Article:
SS: For fashion, it is crucial to have a shareholder that is really looking long-term. Fashion is not a mass market product. It’s about creating a brand, creating a dream, creating a perception. And private equity [is] usually not that. By definition, it’s looking short-term. And this is something that is not easy.
The second fact is that sometimes fashion is about vision. You have a vision, you need to realise that, and you’re blind, in a way. You cannot demonstrate immediately that you are able to do this — and this is, in a way, not exactly the way that private equity works.
Having said that, we worked very well [together]. I think that the relationship we developed with the Permira team, personally, was a very positive one. We trusted each other, we knew we trusted each other, and we were trying to set up a strategy and execute a strategy that was, even within private equity limits, a long-term strategy.
In one way, the relationship could be difficult because of the different nature of the two industries, but our story is demonstrating that if people are working the right way, if [you have] the right mindset and the capability to understand each other, you can be successful in any case.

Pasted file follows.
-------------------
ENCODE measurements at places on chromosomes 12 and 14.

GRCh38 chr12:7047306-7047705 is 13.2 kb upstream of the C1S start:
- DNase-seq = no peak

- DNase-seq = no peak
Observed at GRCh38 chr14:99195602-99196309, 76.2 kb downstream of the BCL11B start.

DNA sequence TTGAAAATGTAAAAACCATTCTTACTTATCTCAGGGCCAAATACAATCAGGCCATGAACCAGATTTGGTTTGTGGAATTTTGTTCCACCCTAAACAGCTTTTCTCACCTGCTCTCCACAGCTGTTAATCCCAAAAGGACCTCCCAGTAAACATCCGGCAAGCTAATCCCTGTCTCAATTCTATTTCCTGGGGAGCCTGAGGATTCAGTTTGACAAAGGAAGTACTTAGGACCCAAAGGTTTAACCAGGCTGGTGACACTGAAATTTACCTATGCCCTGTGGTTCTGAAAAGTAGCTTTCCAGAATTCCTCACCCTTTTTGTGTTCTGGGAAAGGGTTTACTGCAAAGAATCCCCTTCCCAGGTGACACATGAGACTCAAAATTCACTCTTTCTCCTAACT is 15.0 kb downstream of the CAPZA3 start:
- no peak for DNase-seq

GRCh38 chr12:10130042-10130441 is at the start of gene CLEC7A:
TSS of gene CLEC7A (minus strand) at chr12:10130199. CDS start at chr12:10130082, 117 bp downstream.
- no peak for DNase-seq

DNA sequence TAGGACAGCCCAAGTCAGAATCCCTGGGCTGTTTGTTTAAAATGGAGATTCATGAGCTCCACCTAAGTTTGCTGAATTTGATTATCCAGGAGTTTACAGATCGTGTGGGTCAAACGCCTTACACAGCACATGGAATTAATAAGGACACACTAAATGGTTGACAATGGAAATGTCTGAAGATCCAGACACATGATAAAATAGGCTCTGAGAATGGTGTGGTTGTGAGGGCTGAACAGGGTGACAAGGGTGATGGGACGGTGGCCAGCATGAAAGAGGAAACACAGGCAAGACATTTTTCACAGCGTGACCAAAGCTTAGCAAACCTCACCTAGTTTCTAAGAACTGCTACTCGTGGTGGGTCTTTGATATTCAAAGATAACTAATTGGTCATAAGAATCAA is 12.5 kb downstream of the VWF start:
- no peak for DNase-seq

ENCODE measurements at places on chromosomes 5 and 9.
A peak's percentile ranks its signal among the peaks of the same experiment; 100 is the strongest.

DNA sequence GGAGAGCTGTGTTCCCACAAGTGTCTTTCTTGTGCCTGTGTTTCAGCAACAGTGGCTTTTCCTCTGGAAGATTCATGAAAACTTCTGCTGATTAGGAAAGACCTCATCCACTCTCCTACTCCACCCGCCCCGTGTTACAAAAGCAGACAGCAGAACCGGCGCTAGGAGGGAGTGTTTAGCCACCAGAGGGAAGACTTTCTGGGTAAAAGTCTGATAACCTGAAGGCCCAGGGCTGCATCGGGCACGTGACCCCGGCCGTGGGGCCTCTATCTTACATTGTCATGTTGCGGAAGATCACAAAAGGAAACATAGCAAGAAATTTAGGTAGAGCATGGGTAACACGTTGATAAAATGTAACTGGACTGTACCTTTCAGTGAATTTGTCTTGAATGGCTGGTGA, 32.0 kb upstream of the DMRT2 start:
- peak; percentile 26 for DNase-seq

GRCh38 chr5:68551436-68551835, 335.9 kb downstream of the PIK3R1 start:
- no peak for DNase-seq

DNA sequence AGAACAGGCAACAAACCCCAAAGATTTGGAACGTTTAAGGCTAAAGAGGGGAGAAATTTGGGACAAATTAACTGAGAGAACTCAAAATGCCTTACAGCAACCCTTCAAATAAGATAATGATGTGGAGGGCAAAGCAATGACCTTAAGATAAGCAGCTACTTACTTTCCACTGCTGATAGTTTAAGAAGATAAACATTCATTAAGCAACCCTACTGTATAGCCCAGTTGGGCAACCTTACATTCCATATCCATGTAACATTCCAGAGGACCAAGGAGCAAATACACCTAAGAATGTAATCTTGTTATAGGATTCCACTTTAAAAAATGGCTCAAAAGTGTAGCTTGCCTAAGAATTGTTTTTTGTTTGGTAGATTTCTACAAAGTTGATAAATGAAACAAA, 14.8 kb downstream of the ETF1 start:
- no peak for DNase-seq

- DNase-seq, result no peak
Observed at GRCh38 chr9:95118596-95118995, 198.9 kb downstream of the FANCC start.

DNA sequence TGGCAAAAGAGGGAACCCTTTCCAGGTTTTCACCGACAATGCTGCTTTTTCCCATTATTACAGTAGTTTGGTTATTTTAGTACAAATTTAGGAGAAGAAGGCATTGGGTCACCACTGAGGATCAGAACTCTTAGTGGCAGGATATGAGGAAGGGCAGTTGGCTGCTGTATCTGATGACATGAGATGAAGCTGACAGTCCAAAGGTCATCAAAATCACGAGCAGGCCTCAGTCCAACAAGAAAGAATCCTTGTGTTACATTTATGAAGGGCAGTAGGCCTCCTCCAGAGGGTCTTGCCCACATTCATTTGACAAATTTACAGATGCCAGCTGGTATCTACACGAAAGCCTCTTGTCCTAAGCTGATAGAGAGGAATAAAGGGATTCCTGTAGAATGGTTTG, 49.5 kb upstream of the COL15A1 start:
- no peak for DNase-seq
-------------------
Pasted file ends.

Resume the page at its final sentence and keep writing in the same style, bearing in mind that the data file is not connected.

BoF: And they made a really good return in terms of the valuation from the Qatari investors.
SS: Yes. And it was recognised by everybody inside the industry as a top, top value and price for the company.
BoF: As an outside observer, another element of success has been the success of the brand in accessories and menswear, where Valentino had not been strong before.
SS: This is a matter of talent, in my opinion, and the capability to translate a vision into products. It is not easy. On top of being clever, they are very respectful, taking into consideration that Maria Grazia and Pierpaolo have been working for ten years together with Mr Valentino. You were at the show yesterday — the smiles, the crying, it’s coming from the heart, from respect, from working together, and recognising that he is the one that set up the brand. If we can put these [kinds] of ingredients on top of what we have done, it is even better.